Shadowmoor's Mechanic Web

Posted in Latest Developments on April 25, 2008

By Devin Low

In the early days of Magic design, the mechanics in a Magic set weren't always selected because they worked well together. In fact, they often had nothing to do with each other. Ice Age introduced cumulative upkeep, snow lands, and cantrips, none of which have anything to do with each other. Mirage features phasing and flanking, which have nothing to do with each other. And Tempest brings in shadow and buyback, which again have nothing to do with each other.

One of the advances of modern-day Magic design is that the design and development teams work hard to make all of a set's parts interconnect and work together. These subtle connections ensure that every card fits into the set in multiple ways, through multiple pathways and connections. As the set design evolves, these connections form a great web. This methodology opens up deck building and game play dramatically, since any particular card interacts with multiple elements of the set, instead of just one little section. For almost every mechanic, if someone asks "Hey, why is this here?" there are very specific reasons for how that mechanic fits into the rest of the set.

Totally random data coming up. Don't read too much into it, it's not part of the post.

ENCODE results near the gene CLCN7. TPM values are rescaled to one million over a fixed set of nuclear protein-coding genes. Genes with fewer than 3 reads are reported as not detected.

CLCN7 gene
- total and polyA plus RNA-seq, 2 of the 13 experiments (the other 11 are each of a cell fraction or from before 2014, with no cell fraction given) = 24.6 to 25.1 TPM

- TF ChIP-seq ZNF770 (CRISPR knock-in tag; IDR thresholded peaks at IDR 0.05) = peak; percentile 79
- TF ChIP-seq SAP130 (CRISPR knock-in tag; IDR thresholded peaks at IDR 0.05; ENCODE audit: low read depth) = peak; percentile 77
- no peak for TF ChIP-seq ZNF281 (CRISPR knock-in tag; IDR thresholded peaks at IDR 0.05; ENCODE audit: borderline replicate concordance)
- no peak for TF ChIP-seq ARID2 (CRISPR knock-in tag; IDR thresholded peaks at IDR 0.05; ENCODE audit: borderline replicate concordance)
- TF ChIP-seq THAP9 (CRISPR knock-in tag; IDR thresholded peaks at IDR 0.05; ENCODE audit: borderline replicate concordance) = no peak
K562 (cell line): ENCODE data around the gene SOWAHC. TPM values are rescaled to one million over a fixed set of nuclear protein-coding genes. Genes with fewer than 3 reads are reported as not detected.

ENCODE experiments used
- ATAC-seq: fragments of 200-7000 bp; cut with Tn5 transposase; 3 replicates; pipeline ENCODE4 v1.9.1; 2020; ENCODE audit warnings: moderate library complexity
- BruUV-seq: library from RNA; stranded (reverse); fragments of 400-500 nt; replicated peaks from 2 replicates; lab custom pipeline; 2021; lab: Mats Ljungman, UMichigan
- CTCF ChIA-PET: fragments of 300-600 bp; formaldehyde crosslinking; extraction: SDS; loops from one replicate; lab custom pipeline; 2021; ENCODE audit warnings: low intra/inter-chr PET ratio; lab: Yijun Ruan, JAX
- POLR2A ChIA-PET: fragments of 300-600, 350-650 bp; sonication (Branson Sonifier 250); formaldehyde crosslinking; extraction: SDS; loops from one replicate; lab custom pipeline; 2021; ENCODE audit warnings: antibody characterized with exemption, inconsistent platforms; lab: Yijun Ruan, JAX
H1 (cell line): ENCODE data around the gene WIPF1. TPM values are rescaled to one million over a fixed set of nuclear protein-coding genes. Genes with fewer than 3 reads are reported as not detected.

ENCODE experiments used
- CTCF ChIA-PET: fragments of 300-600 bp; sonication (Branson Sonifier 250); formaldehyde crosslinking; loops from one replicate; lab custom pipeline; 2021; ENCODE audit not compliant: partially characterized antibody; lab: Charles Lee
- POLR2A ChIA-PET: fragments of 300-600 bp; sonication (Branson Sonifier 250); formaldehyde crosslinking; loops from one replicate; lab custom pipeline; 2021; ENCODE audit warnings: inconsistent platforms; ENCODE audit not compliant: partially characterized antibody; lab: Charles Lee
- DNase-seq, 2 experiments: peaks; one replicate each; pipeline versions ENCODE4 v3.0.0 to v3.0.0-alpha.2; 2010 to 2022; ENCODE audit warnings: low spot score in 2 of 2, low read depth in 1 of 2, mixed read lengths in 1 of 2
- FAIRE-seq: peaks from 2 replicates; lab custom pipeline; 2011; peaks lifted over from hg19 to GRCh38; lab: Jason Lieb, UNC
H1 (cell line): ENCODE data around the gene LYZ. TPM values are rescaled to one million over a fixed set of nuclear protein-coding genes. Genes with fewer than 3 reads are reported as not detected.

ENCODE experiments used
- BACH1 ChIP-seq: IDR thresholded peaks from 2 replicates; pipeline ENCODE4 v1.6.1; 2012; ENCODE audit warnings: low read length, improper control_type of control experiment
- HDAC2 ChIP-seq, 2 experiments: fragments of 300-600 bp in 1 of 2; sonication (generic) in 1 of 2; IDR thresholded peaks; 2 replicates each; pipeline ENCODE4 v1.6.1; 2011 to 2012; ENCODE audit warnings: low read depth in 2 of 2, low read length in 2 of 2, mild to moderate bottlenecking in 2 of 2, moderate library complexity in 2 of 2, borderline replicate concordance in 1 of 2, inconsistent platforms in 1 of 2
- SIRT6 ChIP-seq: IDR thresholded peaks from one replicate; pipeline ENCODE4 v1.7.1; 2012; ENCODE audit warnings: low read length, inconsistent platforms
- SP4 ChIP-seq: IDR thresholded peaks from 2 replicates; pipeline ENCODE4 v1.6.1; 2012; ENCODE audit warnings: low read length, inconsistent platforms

Today I'm going to show you how Shadowmoor's mechanics interconnect by leading you on a visual journey through Shadowmoor's mechanical web.

The Start of Shadowmoor

Magic's long-term block planning ensures that blocks have some themes in place before the design meetings even begin. Mark Rosewater did the block planning for the Shadowmoor block. His constraints included the fact that Shadowmoor is a two-set block, following up on the two-set block of Lorwyn / Morningtide. Mark also wanted Shadowmoor to be a block based on a totally new block theme, since Lorwyn was a revisiting the classic block theme of "tribal." Click the Next button to see Mark's first big set themes for Shadowmoor.


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